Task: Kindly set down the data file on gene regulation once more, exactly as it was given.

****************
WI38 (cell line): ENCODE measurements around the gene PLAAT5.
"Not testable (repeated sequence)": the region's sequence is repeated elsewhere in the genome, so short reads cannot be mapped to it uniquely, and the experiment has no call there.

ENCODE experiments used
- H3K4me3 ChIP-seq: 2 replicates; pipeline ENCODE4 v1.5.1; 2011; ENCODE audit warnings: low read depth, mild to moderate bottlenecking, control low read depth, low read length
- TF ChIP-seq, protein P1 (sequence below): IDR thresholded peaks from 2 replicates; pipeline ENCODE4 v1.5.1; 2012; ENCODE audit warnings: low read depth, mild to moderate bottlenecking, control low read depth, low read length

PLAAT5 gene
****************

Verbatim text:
WI38 (cell line): ENCODE measurements around the gene PLAAT5.
"Not testable (repeated sequence)": the region's sequence is repeated elsewhere in the genome, so short reads cannot be mapped to it uniquely, and the experiment has no call there.

ENCODE experiments used
- H3K4me3 ChIP-seq: 2 replicates; pipeline ENCODE4 v1.5.1; 2011; ENCODE audit warnings: low read depth, mild to moderate bottlenecking, control low read depth, low read length
- TF ChIP-seq, protein P1 (sequence below): IDR thresholded peaks from 2 replicates; pipeline ENCODE4 v1.5.1; 2012; ENCODE audit warnings: low read depth, mild to moderate bottlenecking, control low read depth, low read length

PLAAT5 gene